Using a set of 1870s millstones that he acquired from another old mill, he soon launched Bob's Red Mill. His wife completed the books and packaged many of the original products while Mr. Moore got to work promoting the company, getting the evening news within a few weeks of the plant opening and filling the parking lot shortly thereafter.
The company grew with the help of the department store chain Fred Meyer, which began carrying its products in the Pacific Northwest. After a fire destroyed the plant in 1988 — one reportedly set the building on fire — Mr. Moore moved the company to a larger plant in Milwaukee, Expansion from About 18,000 to 60,000 square feet. Within a few years, the company was supplying wholesalers across the country. Overseas sales began in the early 2000s.
For many years, Mr. Moore rejected potential buyers, insisting on maintaining ownership of the company. In 2010, on his 81st birthday, he began transferring control to his employees through a new employee stock ownership plan. “The Bible says to do to others as you would have them do to you.” He said later Portland Monthly, explaining his belief that sharing profits and property would “make things more just and charitable.”
Mr. Moore continued to come into the office daily, driving to work in one of his 1931 Ford Model As, occasionally playing piano duets for visitors, and performing Gershwin or Cole Porter songs with his executive assistant. Often, he could be found inspecting mill equipment, conducting product tests three times a day, and praising the ancient techniques he sought to combine with modern machinery.
“We built these machines,” he told The Washington Post in 2011, showing off the mill. “And the others who were there screamed, felt the heat, and went 94 miles an hour. I don't live my life that way, and I don't want my food that way.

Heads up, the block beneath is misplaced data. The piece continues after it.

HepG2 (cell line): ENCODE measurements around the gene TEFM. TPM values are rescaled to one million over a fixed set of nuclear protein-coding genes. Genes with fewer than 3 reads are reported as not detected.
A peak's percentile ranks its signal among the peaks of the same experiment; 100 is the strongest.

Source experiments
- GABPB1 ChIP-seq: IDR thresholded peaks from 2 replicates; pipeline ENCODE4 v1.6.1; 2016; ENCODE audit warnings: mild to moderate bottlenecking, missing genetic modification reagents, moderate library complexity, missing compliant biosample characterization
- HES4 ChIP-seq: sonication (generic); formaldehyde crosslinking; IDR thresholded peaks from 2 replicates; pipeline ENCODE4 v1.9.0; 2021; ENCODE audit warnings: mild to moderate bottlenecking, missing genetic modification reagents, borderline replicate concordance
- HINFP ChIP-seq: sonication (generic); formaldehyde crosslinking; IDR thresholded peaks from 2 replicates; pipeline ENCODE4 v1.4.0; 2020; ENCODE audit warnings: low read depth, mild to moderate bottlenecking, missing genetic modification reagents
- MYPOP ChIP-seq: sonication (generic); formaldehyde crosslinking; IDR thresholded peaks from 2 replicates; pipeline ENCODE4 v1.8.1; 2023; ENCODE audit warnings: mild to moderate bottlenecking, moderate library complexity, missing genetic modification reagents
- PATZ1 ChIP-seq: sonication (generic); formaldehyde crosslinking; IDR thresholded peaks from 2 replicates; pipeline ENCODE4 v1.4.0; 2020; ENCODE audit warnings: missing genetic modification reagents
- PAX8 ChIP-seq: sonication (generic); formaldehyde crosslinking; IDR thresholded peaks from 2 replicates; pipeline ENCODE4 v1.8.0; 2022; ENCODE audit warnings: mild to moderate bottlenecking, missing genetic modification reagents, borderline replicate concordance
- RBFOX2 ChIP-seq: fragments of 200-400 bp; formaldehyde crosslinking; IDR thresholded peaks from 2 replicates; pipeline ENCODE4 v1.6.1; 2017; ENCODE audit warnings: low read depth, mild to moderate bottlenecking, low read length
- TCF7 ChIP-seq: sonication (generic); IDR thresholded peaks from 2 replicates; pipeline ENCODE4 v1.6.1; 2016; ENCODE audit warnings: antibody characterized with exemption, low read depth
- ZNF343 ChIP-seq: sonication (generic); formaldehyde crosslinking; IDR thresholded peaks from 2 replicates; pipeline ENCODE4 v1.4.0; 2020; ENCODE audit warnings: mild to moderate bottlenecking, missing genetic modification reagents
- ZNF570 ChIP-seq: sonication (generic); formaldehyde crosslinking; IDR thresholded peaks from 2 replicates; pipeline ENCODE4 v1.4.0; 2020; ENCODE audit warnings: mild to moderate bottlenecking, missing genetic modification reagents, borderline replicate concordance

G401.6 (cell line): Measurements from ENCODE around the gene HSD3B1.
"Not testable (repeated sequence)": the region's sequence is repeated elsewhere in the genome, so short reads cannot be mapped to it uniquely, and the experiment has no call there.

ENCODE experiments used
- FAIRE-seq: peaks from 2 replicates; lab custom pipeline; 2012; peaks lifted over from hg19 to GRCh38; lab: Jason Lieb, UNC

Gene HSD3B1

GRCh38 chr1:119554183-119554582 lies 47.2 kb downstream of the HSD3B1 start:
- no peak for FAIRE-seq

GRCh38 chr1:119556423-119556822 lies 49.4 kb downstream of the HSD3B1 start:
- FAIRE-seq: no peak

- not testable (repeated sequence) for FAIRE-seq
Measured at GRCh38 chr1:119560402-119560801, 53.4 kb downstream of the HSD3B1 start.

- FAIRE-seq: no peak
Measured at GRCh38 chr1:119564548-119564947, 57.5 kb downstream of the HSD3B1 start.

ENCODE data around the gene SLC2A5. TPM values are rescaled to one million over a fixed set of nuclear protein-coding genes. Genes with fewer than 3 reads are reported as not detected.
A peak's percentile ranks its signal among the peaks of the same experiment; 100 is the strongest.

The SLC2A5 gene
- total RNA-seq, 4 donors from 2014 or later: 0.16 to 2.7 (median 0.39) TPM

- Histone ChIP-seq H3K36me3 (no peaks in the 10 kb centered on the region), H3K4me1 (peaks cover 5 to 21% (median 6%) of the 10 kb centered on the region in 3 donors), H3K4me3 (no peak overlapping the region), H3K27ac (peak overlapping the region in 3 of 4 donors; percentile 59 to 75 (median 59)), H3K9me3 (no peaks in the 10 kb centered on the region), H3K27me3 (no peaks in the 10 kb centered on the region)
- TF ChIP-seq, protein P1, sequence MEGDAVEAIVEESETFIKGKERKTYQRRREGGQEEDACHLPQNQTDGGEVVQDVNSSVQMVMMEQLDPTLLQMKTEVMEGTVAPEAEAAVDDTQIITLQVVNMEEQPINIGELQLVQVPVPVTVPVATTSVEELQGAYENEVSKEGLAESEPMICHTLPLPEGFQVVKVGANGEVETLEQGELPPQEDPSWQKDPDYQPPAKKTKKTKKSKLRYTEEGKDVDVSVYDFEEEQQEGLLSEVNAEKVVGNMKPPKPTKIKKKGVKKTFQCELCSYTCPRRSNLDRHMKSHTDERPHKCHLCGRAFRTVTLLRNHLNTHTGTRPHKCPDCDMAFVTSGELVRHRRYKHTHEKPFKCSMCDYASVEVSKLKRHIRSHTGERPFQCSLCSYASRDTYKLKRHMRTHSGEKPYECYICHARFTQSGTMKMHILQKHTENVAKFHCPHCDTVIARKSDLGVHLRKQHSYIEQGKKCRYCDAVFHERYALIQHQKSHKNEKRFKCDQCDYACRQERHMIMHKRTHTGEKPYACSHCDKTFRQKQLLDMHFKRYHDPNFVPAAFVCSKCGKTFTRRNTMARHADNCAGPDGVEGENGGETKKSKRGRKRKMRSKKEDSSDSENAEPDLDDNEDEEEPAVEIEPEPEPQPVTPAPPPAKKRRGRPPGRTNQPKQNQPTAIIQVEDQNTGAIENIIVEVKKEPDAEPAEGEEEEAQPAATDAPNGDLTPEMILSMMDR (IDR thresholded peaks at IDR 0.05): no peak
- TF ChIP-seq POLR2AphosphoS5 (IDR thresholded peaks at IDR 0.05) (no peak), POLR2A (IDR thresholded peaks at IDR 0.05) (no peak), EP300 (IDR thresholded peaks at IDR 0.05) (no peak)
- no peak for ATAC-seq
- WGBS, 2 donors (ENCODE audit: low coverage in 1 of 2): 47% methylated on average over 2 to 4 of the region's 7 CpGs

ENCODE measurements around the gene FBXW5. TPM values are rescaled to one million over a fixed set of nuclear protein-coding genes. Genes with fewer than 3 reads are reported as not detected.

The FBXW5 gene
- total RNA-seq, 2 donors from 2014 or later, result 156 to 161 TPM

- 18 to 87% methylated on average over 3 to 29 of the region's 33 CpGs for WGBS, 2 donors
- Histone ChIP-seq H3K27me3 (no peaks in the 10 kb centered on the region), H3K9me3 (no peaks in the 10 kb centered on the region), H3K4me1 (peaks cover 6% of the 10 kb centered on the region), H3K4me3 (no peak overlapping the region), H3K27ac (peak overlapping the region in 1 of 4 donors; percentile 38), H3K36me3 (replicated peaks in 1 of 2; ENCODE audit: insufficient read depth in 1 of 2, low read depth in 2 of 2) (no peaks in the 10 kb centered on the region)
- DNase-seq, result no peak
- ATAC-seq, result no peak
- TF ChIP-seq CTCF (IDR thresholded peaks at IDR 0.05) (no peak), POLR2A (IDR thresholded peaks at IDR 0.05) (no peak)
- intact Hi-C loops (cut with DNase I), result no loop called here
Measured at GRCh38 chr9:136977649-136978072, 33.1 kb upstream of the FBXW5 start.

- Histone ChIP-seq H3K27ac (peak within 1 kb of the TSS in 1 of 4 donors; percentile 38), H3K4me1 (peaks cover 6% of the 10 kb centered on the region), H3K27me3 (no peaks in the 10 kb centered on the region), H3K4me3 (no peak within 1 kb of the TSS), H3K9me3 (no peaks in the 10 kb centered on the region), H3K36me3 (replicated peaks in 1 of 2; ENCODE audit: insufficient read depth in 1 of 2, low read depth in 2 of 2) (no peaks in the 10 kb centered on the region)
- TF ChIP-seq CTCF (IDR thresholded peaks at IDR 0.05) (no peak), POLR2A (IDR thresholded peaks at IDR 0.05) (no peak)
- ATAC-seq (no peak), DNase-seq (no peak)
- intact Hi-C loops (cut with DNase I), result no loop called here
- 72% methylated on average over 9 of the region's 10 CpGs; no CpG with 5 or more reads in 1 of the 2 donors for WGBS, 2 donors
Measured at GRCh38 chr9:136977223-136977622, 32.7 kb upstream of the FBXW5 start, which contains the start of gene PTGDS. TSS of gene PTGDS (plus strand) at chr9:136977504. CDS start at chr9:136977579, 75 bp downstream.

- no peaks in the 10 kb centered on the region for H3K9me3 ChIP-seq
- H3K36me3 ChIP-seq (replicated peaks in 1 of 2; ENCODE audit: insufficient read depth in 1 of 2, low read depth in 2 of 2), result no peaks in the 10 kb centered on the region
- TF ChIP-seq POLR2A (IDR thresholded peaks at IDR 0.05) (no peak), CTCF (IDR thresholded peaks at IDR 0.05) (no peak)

Robert Gene Moore, the oldest of two children, was born in Portland on February 15, 1929. He grew up in San Bernardino, California, where his father drove a truck to sell Wonder Bread, according to the How I Built This podcast. .
After graduating from high school, Mr. Moore served three years in the Army, where he helped build roads and bridges on Eniwetok Atoll in the Marshall Islands, where the Army conducted nuclear tests. He returned home to work as an electronics technician and married Charlie Le Cote in 1953, a year after they met on a blind date.
Mr. Moore ran service stations in Gardena and Mammoth Lakes, Calif., before moving to Sacramento, where he sold lawn mowers and appliance supplies at a Sears store. For a time, he and his family lived on a five-acre goat farm, where Charlie baked whole-grain bread, raised chickens, and tended the garden. Mr. Moore described it as “heaven on earth.”
He and his wife later allocated $30 million to launch two academic centers. Moore Family Center for Whole Grain Foods, Nutrition and Preventive Health at Oregon State University in Corvallis and the Bob and Charlie Moore Institute for Nutrition and Wellness at Oregon Health & Science University in Portland.
Charlie He died in 2018. Survivors include their three sons, Ken, Bob Jr. and David; Nine grandchildren. and six grandchildren.
At the age of 87, Mr Moore traveled to the village of Carrbridge, in the Scottish Highlands, where he won the Golden Spurtle World Championship for making porridge using a batch of his company's steel-cut oats. This was a tribute to traditional porridge made only with oats, water and salt, although the Portland Monthly reported that Mr. Moore preferred to make some concessions to modernity, preparing his daily oats with “flaxseed meal, walnuts, banana slices, and turbinado sugar.” And skim milk.”
“Extreme travel lover. Bacon fanatic. Troublemaker. Introvert. Passionate music fanatic.”